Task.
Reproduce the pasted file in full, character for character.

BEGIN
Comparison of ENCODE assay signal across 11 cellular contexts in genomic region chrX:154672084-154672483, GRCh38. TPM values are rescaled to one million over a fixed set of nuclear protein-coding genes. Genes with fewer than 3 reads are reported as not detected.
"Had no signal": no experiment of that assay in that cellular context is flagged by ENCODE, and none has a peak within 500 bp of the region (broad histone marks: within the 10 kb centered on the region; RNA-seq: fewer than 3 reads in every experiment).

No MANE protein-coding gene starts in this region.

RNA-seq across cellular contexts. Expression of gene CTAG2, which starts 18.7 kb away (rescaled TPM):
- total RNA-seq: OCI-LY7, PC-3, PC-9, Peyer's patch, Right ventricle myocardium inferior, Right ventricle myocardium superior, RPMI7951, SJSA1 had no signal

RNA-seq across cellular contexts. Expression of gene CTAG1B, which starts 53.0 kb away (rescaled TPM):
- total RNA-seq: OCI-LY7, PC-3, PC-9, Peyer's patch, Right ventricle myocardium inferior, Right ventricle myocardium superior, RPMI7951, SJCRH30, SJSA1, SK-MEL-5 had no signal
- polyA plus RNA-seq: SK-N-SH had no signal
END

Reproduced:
Comparison of ENCODE assay signal across 11 cellular contexts in genomic region chrX:154672084-154672483, GRCh38. TPM values are rescaled to one million over a fixed set of nuclear protein-coding genes. Genes with fewer than 3 reads are reported as not detected.
"Had no signal": no experiment of that assay in that cellular context is flagged by ENCODE, and none has a peak within 500 bp of the region (broad histone marks: within the 10 kb centered on the region; RNA-seq: fewer than 3 reads in every experiment).

No MANE protein-coding gene starts in this region.

RNA-seq across cellular contexts. Expression of gene CTAG2, which starts 18.7 kb away (rescaled TPM):
- total RNA-seq: OCI-LY7, PC-3, PC-9, Peyer's patch, Right ventricle myocardium inferior, Right ventricle myocardium superior, RPMI7951, SJSA1 had no signal

RNA-seq across cellular contexts. Expression of gene CTAG1B, which starts 53.0 kb away (rescaled TPM):
- total RNA-seq: OCI-LY7, PC-3, PC-9, Peyer's patch, Right ventricle myocardium inferior, Right ventricle myocardium superior, RPMI7951, SJCRH30, SJSA1, SK-MEL-5 had no signal
- polyA plus RNA-seq: SK-N-SH had no signal